Who is the Executor?
The executor is the person named in the decedent’s will to administer the estate according to the instructions in the will and as required by law.
State Requirements for Serving as Executor
In Texas, an individual executor:
- Must be at least 18 years old and of sound mind; and
- Must not be a convicted felon, unless he has been pardoned or had his civil rights restored.
If an executor lives out-of-state, he or she must appoint someone who lives in the state to act as a resident agent. This is typically the attorney representing the estate.
The first responsibility of an executor is to obtain the original will and safeguard it until a determination of the next steps can be made. Second, the executor needs to retain legal counsel to determine the type of probate to seek: independent administration, muniment of title or no probate at all.
In an independent administration, the executor appears before the probate judge with their attorney in order to receive Letters Testamentary which certify that the executor has been: 1-properly appointed to serve as executor and 2-granted the authority to manage estate property. Banks, title companies, brokerage companies, etc. rely on these Letters Testamentary to allow the executor to take control of the decedent’s property and sell or distribute it without court supervision. The only other duties to the court are to (1) file an inventory or list of all assets of the estate with their values and a list of claims against the estate; (2) give public notice of the probate by publishing a notice in a local newspaper; and (3) file proof you have notified the beneficiaries that it has been admitted to probate.
It is possible that the will may be probated as a muniment of title if the decedent had no debts, other than those secured by a lien against real estate, and there are few assets, all within Texas. A muniment of title probate is shorter and less expensive than a full independent administration. With a muniment of title, no executor is appointed by the court, and the will serves as a conveyance of the assets to the named beneficiaries. When filed in the real estate records after being admitted to probate, it will serve as a deed conveying title to real estate to the beneficiaries.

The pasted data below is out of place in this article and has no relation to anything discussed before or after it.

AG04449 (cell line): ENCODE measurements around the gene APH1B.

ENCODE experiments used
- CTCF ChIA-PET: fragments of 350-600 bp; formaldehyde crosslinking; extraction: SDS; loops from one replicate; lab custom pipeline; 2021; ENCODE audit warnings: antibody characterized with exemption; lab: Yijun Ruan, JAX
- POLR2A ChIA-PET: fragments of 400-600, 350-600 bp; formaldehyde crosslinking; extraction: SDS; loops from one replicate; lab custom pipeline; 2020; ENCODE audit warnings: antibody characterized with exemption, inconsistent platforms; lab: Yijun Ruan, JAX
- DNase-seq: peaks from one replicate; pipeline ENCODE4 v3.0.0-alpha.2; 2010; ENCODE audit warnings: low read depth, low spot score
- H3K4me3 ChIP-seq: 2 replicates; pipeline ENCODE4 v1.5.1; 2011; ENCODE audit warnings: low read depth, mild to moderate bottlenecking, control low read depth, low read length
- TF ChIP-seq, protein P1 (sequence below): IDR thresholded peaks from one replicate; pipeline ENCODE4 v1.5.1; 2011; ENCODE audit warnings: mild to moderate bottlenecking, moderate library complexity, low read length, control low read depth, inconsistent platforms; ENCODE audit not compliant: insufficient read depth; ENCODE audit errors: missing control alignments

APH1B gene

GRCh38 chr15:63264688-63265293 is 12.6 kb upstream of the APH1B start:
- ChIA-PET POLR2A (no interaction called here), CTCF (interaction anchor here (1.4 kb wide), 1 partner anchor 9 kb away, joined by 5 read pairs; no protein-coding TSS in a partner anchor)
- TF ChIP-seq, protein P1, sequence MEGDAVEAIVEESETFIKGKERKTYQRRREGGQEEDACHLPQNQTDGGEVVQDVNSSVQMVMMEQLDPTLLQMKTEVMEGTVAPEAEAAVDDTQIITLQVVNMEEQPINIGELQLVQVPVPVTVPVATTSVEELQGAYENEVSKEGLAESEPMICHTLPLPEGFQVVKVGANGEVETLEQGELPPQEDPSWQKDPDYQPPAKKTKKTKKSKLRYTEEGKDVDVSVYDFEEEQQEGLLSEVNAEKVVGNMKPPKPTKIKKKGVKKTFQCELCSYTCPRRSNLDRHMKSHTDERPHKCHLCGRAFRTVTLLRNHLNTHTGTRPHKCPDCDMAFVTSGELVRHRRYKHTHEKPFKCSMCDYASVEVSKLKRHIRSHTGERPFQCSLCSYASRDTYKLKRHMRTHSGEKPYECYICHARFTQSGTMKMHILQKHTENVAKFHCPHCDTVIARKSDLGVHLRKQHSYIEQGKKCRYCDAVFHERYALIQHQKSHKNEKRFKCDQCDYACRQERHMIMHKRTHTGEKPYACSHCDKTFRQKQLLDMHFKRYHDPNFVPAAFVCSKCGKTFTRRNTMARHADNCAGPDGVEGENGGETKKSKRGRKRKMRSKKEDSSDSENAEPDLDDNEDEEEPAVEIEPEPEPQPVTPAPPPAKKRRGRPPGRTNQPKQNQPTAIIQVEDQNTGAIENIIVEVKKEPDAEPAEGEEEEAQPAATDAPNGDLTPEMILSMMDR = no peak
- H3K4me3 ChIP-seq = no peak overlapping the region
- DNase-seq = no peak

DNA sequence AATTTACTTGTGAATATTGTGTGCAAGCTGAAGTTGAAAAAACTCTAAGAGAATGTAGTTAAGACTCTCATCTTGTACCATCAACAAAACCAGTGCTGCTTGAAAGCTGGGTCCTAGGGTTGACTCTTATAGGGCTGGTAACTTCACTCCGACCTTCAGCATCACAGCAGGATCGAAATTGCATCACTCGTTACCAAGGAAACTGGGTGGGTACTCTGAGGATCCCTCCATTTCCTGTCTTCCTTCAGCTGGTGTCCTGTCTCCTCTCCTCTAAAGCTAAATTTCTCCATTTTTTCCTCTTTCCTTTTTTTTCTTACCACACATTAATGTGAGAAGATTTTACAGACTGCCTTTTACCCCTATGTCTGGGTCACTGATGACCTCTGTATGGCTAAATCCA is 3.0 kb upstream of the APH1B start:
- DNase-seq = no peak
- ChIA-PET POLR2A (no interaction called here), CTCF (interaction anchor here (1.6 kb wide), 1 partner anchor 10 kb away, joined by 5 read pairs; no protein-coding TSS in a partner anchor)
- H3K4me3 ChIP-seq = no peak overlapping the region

It is even possible that no probate of any kind is required. Consulting with an attorney will provide the executor with the best options depending upon the decedent’s assets and liabilities.
As executor, it is your duty to administer the estate of the decedent. This process includes six basic duties:
- Take possession of or control over the estate’s property;
- Safeguard the property by making sure it is properly insured and is safe from theft, damage, or destruction;
- Pay or settle claims against the estate, including matured debts and taxes;
- If there are creditor claims, set aside the homestead, family allowance, and other property exempt from creditor claims;
- Attempt to collect any debts payable to the estate or make and pursue claims against third parties to collect any money owed to the estate; and
- Distribute estate property remaining after payment of debts and claims to the beneficiaries named in the Will.
- For an independent administration, obtain a Tax ID number for the estate which is called an EIN or Employer Identification Number and is required by banks to open an estate bank account. If the executor is also the sole beneficiary of the estate, the executor can use his or her social security number as the tax ID number.
- For an independent administration, open a checking account for the estate. The decedent’s bank accounts should be closed with those funds being transferred to the estate’s bank account. All expenses and debts should be paid from this account.
- The executor should keep detailed records of all funds received and disbursed from the estate account. The checking account can serve as the primary resource for information regarding estate receipts and disbursements, and for preparation of any accountings that may be requested by a beneficiary of the Will.
Although an independent executor has broad powers when settling an estate, the executor also has strict fiduciary duties to the beneficiaries and creditors of the estate. When a person has a fiduciary duty, it means that person holds a position of great trust and responsibility and must put the interests of other persons ahead of the person holding the position of trust. If an executor violates fiduciary duties, they could be subject to personal liability.